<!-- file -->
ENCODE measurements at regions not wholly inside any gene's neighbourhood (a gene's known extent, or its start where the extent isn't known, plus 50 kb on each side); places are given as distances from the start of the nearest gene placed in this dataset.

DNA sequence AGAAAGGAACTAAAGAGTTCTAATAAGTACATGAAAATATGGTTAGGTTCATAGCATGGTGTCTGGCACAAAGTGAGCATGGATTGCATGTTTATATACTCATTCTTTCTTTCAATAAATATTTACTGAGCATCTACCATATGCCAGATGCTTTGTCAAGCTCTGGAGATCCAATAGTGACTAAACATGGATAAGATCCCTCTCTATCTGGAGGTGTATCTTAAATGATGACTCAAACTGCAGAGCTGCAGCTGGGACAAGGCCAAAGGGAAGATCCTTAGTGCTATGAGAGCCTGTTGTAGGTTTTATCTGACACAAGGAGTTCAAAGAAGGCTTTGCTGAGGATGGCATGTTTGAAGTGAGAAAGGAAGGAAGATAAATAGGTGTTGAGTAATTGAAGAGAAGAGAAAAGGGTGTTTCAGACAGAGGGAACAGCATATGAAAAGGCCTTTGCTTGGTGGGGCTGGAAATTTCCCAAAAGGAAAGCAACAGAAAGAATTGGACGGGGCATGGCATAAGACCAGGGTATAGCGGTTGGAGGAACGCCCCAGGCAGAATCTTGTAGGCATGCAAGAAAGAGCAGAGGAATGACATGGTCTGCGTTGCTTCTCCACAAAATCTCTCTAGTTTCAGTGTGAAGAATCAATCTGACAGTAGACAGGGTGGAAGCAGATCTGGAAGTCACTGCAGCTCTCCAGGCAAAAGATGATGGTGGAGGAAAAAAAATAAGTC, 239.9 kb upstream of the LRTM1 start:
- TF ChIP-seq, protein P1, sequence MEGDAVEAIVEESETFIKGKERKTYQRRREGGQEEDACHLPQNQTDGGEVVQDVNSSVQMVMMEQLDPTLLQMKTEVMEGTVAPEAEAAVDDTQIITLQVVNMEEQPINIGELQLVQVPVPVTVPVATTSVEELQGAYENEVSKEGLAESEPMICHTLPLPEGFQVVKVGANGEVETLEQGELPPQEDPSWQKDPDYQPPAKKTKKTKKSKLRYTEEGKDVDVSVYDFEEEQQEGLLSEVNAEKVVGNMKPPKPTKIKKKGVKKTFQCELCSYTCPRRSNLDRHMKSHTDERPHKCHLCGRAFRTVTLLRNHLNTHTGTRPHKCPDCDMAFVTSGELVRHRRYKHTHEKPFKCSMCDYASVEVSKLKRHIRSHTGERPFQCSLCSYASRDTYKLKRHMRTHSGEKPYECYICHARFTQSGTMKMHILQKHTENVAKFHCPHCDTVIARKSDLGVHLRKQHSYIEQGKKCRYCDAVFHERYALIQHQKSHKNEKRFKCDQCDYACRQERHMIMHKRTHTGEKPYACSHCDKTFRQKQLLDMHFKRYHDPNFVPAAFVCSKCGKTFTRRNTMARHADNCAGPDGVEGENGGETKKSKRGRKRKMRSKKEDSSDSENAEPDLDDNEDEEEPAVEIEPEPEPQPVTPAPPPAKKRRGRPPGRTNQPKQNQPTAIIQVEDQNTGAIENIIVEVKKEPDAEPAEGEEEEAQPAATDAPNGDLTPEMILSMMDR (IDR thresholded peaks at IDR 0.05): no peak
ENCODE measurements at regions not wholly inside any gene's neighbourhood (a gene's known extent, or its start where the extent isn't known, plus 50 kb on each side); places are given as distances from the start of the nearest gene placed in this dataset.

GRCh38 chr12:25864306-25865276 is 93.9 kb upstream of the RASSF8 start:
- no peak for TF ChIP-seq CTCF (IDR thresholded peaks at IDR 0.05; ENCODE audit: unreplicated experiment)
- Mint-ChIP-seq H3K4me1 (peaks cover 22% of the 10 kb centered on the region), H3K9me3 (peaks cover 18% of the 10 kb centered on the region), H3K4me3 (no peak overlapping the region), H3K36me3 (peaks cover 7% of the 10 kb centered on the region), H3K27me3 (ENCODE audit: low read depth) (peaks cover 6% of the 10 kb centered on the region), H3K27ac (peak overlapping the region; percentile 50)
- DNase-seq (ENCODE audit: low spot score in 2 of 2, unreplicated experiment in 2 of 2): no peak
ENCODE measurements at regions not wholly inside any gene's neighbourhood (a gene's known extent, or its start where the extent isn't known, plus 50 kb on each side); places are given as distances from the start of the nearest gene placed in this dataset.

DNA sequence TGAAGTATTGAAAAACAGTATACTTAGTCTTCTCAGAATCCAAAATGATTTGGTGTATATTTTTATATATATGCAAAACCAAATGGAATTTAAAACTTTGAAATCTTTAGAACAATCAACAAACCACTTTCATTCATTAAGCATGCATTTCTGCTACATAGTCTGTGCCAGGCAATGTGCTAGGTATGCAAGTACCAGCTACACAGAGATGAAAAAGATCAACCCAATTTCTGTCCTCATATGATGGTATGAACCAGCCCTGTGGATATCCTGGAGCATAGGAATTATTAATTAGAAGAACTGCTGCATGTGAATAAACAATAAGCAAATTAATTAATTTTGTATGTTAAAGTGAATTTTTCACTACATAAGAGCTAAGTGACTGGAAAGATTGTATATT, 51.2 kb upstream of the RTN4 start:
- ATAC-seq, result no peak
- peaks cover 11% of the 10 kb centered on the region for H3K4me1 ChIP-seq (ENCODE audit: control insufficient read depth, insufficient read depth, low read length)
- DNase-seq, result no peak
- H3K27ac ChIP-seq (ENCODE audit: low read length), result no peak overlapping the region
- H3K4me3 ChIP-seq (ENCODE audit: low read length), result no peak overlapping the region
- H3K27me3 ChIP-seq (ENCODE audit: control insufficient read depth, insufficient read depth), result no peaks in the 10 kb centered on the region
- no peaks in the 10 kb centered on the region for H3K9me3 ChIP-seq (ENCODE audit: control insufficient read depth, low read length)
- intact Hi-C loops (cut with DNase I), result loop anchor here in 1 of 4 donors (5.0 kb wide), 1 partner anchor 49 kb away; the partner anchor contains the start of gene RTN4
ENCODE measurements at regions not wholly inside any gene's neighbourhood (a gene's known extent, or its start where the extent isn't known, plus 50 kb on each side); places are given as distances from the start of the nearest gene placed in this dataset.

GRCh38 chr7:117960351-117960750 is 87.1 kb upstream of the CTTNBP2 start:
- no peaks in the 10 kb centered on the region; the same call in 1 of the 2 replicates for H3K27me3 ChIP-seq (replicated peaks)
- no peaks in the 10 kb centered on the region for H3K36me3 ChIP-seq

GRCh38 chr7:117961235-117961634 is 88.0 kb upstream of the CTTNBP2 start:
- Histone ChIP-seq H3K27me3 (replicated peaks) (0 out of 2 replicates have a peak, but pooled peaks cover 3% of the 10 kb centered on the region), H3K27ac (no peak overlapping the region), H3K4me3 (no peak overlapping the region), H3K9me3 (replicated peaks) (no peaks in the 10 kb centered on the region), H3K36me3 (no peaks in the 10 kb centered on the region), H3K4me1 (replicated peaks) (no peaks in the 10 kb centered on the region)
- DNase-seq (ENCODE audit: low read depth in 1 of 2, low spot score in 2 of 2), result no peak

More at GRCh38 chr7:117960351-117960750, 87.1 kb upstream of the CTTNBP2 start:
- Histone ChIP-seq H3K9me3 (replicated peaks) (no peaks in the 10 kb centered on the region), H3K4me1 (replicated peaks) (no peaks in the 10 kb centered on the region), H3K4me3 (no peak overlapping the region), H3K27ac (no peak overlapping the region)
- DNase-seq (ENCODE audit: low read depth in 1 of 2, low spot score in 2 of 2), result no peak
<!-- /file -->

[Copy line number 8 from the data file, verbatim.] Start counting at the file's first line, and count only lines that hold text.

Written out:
- DNase-seq (ENCODE audit: low spot score in 2 of 2, unreplicated experiment in 2 of 2): no peak